Photo/IllutrationU.S. President Donald Trump speaks at a signing ceremony for a Japan-U.S. trade agreement in Washington in October. (Pool)

The Lower House plenary session is set to pass a bill on Nov. 19 to approve a new trade agreement the government has negotiated with the United States.

During the chamber’s debate on the bill, the government repeatedly touted the trade pact, asserting that it is a “win-win and well-balanced agreement for both Japan and the United States.”

It refused almost all opposition requests for the submission of related documents to the Diet. When opposition parties walked out of a session in protest, the ruling camp let the clock keep ticking and the time allocated for opposition questions run out.

The ruling camp’s insincere actions have left many important questions about the trade accord unanswered.

During the upcoming Upper House deliberations, the government needs to offer a convincing explanation about why the agreement can qualify as a “win-win” deal.

There are two key questions that need to be answered. One is whether the Trump administration has promised to eliminate U.S. tariffs on Japanese automobiles and car parts in the future, as the Japanese government says.

The other concerns the government’s claim that Prime Minister Shinzo Abe has secured U.S. President Donald Trump’s pledge not to impose additional tariffs or numerical restrictions on Japanese auto exports to the United States. Is this “promise between the two leaders” that Tokyo has cited really something that commits Washington to refraining from these actions?

Opposition parties have pointed out a contradiction between the government’s assertion that the future elimination of the auto tariffs is a “done deal” and U.S. Trade Representative Robert Lighthizer’s remarks that tariffs on automobiles and car parts were not included in the agreement.

The government’s estimate of the economic benefits of the trade agreement includes the effects of the removal of U.S. import duties on Japanese auto-related exports to the United States. The government had rejected the opposition demand for an estimate that excludes these effects.

But the extent to which the agreement will actually remove restrictions on bilateral trade depends greatly on whether the auto-related tariffs will be eliminated, as an analysis by The Asahi Shimbun and an expert shows.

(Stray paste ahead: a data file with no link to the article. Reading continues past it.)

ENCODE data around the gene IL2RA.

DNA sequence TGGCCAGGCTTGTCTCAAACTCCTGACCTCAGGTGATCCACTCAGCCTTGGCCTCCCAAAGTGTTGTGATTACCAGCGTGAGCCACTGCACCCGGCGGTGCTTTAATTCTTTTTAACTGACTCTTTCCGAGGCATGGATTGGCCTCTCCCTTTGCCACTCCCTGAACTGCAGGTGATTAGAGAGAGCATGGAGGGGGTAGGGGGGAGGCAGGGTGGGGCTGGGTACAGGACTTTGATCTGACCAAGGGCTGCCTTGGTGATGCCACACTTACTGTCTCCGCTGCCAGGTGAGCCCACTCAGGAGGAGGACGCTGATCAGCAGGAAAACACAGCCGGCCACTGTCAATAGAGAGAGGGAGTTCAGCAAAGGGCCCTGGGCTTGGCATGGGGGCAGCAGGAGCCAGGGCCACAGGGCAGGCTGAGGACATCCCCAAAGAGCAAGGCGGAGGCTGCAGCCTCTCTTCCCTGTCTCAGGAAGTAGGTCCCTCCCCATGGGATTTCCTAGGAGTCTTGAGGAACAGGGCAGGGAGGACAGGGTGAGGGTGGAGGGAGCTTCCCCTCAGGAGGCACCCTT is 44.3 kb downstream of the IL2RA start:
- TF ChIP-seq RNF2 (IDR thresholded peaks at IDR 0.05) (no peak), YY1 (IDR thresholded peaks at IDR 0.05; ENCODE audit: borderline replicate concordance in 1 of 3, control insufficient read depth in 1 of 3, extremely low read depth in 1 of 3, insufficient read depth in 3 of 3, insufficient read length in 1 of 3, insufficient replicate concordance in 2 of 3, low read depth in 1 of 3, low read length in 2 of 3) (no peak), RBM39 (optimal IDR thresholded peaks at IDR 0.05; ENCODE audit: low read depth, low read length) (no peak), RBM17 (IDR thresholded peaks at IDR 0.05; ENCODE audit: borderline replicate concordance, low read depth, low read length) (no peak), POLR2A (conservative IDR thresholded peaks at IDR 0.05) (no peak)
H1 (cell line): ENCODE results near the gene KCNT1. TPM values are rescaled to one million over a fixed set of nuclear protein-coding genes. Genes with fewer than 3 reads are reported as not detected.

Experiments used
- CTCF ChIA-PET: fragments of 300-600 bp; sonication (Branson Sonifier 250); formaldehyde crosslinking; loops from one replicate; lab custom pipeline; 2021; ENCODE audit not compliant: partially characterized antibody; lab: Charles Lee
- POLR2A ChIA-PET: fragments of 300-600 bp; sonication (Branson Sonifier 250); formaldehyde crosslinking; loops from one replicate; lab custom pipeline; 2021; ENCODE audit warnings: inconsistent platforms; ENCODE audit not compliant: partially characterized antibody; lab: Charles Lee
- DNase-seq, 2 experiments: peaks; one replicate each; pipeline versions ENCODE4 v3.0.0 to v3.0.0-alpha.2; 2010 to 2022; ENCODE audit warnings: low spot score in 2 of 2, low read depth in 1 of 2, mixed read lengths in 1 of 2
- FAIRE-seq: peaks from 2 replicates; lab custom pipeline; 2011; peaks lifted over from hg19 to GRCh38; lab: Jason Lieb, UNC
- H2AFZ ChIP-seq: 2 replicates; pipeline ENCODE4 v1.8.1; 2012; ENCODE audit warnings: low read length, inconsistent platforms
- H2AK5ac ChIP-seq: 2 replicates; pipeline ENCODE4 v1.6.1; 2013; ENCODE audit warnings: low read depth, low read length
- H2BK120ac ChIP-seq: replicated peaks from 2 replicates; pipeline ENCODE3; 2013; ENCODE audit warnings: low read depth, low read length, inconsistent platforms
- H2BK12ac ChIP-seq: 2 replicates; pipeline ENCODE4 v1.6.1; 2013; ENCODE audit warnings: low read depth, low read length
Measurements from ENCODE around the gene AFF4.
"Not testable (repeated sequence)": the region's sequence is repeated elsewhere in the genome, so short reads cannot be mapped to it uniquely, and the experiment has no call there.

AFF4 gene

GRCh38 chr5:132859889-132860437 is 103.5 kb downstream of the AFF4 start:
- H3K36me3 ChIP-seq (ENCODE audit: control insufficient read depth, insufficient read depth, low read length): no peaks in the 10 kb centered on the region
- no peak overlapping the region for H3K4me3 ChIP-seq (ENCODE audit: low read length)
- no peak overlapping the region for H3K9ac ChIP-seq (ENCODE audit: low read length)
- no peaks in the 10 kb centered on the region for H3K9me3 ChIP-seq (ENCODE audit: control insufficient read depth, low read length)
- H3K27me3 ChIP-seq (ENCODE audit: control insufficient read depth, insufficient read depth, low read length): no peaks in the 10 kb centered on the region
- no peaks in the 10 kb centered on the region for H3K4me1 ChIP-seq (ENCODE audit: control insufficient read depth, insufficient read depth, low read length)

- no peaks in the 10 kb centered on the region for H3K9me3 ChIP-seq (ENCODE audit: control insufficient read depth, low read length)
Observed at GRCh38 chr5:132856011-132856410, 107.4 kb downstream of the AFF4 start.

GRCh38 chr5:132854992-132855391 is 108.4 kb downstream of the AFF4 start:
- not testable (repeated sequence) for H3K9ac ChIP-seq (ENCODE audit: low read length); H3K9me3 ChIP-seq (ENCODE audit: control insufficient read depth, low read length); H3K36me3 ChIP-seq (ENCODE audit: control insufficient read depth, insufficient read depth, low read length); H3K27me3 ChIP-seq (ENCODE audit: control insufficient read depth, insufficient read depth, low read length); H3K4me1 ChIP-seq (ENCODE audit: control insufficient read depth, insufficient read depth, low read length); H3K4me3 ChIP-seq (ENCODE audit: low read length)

Why does the government refuse to offer such an estimate? It is hardly surprising that the opposition camp has criticized the government’s attitude as “a blatant show of disrespect for the Diet and disregard for the public.”

Abe has stressed that he has received clear confirmation from Trump that his administration will not impose additional tariffs on Japanese cars and related products, adding that a promise between the two leaders “carries a lot of weight.”

But no specifics about the actual exchanges between the two leaders have been disclosed. Trump is known for a tendency to readily change his mind. There must not be many Japanese who are willing to accept Abe’s explanation at face value.

We cannot help but feel uneasy that the entire picture of the trade agreement is not yet clear.

After the agreement is put into effect, the two countries are to decide, within four months, on areas where they will continue the trade talks. But what areas exactly will be covered in the next round of talks?

Will the elimination of U.S. tariffs on Japanese auto-related exports really be negotiated?

If not, the bilateral pact could be seen as inconsistent with the World Trade Organization (WTO) rules that require any bilateral trade agreement to remove import duties on “substantially all” the trade between the two countries, with “substantially all” usually interpreted as 90 percent or more.

With the U.S. presidential election looming one year down the road, the Trump administration is calling on Japan to put the accord into force on Jan. 1. That would require the agreement to be approved by the Diet during the current extraordinary session.

That, however, offers no justification for hasty deliberations on the bill. We strongly urge the government to deal with the bill in a sincere manner.

--The Asahi Shimbun, Nov. 19